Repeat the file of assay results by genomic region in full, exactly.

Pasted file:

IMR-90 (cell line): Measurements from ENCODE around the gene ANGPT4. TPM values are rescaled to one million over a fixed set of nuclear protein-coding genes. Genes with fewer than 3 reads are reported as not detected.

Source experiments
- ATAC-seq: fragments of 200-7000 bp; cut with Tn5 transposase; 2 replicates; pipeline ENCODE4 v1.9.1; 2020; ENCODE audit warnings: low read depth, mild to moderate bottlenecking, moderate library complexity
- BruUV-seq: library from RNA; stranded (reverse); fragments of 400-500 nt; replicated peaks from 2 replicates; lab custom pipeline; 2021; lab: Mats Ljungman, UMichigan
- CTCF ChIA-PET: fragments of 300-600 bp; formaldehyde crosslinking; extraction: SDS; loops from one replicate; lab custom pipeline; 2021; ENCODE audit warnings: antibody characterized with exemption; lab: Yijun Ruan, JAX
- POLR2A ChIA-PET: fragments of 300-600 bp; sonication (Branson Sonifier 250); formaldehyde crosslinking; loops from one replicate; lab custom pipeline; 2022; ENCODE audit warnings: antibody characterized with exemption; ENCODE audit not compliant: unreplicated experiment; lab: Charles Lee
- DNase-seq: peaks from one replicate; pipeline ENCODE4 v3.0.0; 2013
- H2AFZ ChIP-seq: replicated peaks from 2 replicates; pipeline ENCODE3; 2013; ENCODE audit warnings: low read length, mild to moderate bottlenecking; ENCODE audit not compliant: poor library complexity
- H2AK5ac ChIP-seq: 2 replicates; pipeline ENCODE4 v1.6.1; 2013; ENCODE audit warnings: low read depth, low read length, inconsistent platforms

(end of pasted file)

IMR-90 (cell line): Measurements from ENCODE around the gene ANGPT4. TPM values are rescaled to one million over a fixed set of nuclear protein-coding genes. Genes with fewer than 3 reads are reported as not detected.

Source experiments
- ATAC-seq: fragments of 200-7000 bp; cut with Tn5 transposase; 2 replicates; pipeline ENCODE4 v1.9.1; 2020; ENCODE audit warnings: low read depth, mild to moderate bottlenecking, moderate library complexity
- BruUV-seq: library from RNA; stranded (reverse); fragments of 400-500 nt; replicated peaks from 2 replicates; lab custom pipeline; 2021; lab: Mats Ljungman, UMichigan
- CTCF ChIA-PET: fragments of 300-600 bp; formaldehyde crosslinking; extraction: SDS; loops from one replicate; lab custom pipeline; 2021; ENCODE audit warnings: antibody characterized with exemption; lab: Yijun Ruan, JAX
- POLR2A ChIA-PET: fragments of 300-600 bp; sonication (Branson Sonifier 250); formaldehyde crosslinking; loops from one replicate; lab custom pipeline; 2022; ENCODE audit warnings: antibody characterized with exemption; ENCODE audit not compliant: unreplicated experiment; lab: Charles Lee
- DNase-seq: peaks from one replicate; pipeline ENCODE4 v3.0.0; 2013
- H2AFZ ChIP-seq: replicated peaks from 2 replicates; pipeline ENCODE3; 2013; ENCODE audit warnings: low read length, mild to moderate bottlenecking; ENCODE audit not compliant: poor library complexity
- H2AK5ac ChIP-seq: 2 replicates; pipeline ENCODE4 v1.6.1; 2013; ENCODE audit warnings: low read depth, low read length, inconsistent platforms